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Re: C++ nested classes, namespaces, structs, and compound statements

> > > - And what about ambiguous member names?
> > 
> > The C++ language spec says: if class A inherits from both class B and
> > class C, and both B and C have a member "foo_", then an unqualified
> > reference to a.foo_ is illegal.  The programmer has to say a::B.foo_
> > or a::C.foo_.
> Not quite.
> Watch this cuteness, copied from the C++ draft standard:
> struct U { static int i; };
> struct V : U { };
> struct W : U { using U::i; };
> struct X : V, W { void foo(); };
> void X::foo()
> {
> 	i; //Finds U::i in two ways: as W::i and U::i
> 	   // but no ambiguity because U::i is static
> }
> "A static member, a nested type or an enumerator defined in a base class T 
> can  unambiguously be found even if an object has more than one base class 
> subobject of type T.  Two base class subobjects share the non-static 
> member subobjects of their common virtual base classes"
> In other words, it's not just statics.
> Observe:
>           class V { public: int v; };
>           class A {
>           public:
>               int a;
>               static int   s;
>               enum { e };
>           };
>           class B : public A, public virtual V {};
>           class C : public A, public virtual V {};
>           class D : public B, public C { };
>           void f(D* pd)
>           {
>               pd->v++;         // ok: only one `v' (virtual)
>               pd->s++;         // ok: only one `s' (static)
>               int i = pd->e;   // ok: only one `e' (enumerator)
>               pd->a++;         // error, ambiguous: two `a's in `D'
>           }

I forgot to say, in general, you can come up with enough crazy lookup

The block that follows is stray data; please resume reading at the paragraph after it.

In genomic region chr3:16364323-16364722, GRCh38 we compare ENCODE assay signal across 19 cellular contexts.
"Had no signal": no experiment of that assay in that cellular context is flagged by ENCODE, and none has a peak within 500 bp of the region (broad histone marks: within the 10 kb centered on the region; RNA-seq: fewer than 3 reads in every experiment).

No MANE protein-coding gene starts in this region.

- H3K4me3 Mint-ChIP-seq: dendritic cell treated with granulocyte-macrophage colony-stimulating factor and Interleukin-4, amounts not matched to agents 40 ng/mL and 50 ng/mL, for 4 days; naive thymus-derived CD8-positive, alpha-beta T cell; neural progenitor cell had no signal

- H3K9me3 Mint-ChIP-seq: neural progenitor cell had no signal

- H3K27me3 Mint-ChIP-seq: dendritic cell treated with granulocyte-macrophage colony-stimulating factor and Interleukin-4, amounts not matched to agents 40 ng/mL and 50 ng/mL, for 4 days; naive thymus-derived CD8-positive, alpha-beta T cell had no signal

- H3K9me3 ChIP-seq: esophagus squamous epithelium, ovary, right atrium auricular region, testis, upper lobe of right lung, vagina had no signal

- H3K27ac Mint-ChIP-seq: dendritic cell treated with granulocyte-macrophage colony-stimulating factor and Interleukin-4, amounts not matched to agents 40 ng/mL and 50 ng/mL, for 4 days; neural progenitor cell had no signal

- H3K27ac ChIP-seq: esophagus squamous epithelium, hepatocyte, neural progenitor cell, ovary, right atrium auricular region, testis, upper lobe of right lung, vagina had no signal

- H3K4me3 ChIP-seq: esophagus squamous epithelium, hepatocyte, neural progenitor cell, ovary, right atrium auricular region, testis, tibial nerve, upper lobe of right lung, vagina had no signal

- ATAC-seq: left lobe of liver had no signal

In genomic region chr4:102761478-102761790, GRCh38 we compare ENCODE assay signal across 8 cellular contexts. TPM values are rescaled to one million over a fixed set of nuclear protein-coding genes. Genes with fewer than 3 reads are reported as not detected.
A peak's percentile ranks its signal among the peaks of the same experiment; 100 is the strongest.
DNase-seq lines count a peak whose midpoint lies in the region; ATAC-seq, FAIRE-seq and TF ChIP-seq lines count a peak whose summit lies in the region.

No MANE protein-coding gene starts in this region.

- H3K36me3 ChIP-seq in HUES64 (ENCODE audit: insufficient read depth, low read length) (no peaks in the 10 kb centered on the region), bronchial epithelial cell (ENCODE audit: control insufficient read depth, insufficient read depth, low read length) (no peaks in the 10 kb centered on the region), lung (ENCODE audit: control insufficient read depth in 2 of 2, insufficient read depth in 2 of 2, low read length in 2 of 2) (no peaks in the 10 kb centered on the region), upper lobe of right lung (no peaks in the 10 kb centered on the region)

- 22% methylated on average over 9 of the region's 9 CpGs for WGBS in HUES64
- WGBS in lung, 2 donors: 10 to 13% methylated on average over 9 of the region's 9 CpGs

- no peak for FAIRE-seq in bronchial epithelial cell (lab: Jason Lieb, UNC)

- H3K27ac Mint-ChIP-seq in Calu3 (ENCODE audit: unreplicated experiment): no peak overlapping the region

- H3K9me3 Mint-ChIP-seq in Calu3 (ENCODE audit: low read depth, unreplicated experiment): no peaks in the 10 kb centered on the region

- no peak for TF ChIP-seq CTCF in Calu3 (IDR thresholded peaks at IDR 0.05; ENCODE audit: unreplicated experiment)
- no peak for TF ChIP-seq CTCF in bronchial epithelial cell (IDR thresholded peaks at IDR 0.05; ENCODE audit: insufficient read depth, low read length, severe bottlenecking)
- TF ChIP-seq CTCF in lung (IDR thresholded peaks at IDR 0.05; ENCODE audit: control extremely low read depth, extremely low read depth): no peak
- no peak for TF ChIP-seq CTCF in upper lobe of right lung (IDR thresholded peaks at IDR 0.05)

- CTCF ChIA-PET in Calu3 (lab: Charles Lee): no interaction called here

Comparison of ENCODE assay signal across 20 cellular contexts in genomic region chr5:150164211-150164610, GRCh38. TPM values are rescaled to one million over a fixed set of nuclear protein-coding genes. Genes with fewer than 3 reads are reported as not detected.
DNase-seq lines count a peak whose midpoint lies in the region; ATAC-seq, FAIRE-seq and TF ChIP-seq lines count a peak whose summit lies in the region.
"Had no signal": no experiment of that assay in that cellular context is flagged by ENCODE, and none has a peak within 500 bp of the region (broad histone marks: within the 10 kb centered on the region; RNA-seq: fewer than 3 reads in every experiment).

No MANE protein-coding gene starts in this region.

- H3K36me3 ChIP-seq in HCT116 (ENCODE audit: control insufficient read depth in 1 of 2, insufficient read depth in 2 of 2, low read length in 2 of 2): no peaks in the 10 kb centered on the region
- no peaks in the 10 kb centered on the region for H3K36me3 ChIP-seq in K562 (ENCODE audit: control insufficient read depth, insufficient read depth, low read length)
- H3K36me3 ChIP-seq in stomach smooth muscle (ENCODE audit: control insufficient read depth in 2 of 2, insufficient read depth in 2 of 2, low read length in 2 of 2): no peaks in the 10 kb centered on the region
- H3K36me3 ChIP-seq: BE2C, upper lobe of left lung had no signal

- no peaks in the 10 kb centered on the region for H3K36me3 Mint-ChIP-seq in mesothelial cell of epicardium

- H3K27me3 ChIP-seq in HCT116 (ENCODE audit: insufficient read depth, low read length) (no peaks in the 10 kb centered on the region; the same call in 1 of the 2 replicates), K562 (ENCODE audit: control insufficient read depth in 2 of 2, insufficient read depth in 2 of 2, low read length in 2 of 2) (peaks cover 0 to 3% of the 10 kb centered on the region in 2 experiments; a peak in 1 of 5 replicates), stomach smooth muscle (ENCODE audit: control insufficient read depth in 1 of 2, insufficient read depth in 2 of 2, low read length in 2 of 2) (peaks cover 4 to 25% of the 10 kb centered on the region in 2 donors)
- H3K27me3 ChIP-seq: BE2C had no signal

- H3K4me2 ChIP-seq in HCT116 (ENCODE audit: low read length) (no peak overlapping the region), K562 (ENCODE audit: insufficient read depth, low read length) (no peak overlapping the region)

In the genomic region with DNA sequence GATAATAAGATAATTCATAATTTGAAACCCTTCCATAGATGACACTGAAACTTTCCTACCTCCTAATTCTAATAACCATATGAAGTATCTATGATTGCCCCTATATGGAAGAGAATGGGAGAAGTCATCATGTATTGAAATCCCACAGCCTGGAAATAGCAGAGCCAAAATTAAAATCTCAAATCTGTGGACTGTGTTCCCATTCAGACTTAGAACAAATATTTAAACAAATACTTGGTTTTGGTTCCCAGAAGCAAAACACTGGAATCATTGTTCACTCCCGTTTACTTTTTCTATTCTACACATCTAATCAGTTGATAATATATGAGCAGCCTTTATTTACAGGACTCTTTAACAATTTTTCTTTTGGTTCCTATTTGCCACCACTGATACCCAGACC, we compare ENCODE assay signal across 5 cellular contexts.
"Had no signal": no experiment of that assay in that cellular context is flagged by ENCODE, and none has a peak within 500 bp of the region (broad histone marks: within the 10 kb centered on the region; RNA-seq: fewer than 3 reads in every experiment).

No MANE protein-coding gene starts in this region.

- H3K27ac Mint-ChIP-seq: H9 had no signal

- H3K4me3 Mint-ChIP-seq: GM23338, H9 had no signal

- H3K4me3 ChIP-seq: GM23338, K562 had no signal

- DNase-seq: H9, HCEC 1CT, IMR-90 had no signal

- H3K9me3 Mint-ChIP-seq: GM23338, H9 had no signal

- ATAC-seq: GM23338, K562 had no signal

requirements for each language we support/want to support that it just
makes sense to have the lookup function (by lookup function I mean
whatever you call when you see the "." or "->" to try to get a symbol
out of the environment) be a function pointer, filled in by whatever
created the environment.

For GDB internal symbols (IE $a = 5), we have a simple lookup.
For the "global, all enclosing" environment, you probably want a lookup
function that figures out the environment of the symbol you are trying
to access, and then just looks there.
None of these should have to care about what language that environment
is, they should just get the "right" answer.

I'm saying whatever thing creates the environment and puts symbols in it
knows what language these symbols represent, and thus, can best set the
lookup function.

For the hypothetical mixed language environments (IE you find some way
to embed java and C++ in the *same* frame or something, such that you
need to install multiple language symbols in a single environment, they
really are in the same exact scope), you'd just have an environment with
two sub environments, and a lookup function that looked at the current
language setting/something else to determine which one to look in first.


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